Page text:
For assets being stored long-term in offline wallet though, why wouldn't you just destroy the hardware wallet and remember the seedphrase as a matter of practice?
Because almost no one remembers 256-bit randomized passwords, and absolutely no one remembers 256-bit randomized passwords they aren't forced to type in on a daily basis. Banks choose 4-digit pins with 13-bits of entropy because it represents a reasonable balance between security and having too many customers need to reset their pins.
But the whole point of what bogivan posted was not to have to remember a 256-bit password, instead using a long mnemonic text of perhaps several regular sentences that hashes down to a randomized 256-bit password.

I didn't look at the code bogivan provided a link to for generating the 256-bit seed, but at first blush the algorithm appears to be inferior to a similar algorithm used by the Keepass password safe which compresses the text before computing the one-way hash and tells you how many non-redundant bits are in the key so that you can add text as needed to target a 256-bit fully randomized key. Perhaps the wallet seed generator does that as well.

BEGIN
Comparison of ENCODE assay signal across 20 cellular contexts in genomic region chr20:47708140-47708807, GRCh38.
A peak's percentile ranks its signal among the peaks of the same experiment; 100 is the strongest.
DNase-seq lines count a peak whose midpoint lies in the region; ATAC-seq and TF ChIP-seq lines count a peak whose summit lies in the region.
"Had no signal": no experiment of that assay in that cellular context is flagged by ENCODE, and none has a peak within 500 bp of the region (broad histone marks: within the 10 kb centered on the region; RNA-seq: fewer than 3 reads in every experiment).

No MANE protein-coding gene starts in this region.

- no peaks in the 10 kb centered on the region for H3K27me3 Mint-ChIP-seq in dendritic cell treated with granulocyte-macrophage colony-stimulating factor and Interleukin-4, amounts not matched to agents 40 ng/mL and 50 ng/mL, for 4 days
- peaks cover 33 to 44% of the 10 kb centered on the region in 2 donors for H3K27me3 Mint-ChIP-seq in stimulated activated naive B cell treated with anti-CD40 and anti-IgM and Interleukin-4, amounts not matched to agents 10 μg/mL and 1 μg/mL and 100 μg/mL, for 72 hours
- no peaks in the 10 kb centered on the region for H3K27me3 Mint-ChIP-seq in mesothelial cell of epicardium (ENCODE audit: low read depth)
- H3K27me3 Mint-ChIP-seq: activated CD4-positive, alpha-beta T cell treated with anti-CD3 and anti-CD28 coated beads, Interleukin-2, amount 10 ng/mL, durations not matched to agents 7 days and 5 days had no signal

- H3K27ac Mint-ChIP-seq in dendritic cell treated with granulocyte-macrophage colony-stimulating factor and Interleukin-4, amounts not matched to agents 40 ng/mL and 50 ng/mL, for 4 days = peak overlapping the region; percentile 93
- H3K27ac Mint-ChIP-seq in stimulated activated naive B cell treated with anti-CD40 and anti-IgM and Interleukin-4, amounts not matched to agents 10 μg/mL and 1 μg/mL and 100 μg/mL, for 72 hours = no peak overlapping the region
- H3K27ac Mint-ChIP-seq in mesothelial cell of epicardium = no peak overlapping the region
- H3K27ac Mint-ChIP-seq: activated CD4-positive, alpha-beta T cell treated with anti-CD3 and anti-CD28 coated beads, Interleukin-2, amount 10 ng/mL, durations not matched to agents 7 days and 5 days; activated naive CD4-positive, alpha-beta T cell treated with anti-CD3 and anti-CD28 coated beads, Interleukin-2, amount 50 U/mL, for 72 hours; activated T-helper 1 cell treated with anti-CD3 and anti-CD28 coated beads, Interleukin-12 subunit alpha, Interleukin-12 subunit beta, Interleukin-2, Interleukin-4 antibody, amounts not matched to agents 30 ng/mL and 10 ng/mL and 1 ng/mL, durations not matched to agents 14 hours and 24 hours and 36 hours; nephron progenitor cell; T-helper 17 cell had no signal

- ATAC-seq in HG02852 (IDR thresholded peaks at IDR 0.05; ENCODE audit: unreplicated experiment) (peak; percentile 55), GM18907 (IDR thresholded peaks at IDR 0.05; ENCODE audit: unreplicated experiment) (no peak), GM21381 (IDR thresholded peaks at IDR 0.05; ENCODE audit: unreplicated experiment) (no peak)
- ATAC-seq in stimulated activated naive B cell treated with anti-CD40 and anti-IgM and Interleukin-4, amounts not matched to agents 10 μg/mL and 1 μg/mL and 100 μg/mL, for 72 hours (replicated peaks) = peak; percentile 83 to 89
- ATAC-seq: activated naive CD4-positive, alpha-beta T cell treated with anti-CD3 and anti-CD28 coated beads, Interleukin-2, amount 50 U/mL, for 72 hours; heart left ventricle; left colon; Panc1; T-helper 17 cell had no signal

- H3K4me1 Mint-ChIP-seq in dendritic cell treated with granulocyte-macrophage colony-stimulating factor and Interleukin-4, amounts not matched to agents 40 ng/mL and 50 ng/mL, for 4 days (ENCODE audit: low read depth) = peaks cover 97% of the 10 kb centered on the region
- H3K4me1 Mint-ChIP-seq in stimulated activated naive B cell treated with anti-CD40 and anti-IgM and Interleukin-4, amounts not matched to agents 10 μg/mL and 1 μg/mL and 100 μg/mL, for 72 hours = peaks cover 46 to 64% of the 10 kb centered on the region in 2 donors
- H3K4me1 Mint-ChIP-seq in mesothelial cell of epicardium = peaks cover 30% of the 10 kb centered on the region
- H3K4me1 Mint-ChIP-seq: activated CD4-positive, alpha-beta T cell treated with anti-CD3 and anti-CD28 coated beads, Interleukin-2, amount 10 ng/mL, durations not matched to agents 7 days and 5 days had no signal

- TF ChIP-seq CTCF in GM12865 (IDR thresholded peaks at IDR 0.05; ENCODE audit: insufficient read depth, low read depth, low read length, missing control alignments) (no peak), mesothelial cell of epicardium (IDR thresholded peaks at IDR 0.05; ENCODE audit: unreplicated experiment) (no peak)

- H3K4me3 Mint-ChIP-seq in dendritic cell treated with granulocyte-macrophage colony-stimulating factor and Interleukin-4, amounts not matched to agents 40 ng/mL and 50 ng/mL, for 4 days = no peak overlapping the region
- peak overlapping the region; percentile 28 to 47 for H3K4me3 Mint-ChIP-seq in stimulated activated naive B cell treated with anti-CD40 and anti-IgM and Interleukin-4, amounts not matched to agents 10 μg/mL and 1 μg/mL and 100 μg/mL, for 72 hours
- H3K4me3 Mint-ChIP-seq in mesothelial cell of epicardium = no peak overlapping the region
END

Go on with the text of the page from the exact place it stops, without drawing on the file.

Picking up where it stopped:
If you have to remember the long text anyway, the existence of the hardware wallet is just an additional source of possible loss, but I guess you also could view it as a redundant copy so two things must be lost to lose the coins.
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Re: Winklevoss: The Case for $500,000 Bitcoin

Post by Northern Flicker »

I do believe that the cryptocurrency ecosystem is a veritable minefield for people without a tech and information security background, and even they may run into problems.
Risk is not a guarantor of return.
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Re: Winklevoss: The Case for $500,000 Bitcoin

Post by 000 »

Northern Flicker wrote: Sun Sep 13, 2020 10:34 pm I do believe that the cryptocurrency ecosystem is a veritable minefield for people without a tech and information security background, and even they may run into problems.
Agreed.
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Re: Winklevoss: The Case for $500,000 Bitcoin

Post by oldfort »

Northern Flicker wrote: Sun Sep 13, 2020 10:30 pm
oldfort wrote: Sun Sep 13, 2020 11:59 am
Northern Flicker wrote: Sat Sep 12, 2020 5:03 pm Ok, that would work. I've been using sequences of sentences to generate non-redundant randomized 256-bit password safe keys using a similar algorithm, and have not found it difficult to construct long texts that I can remember.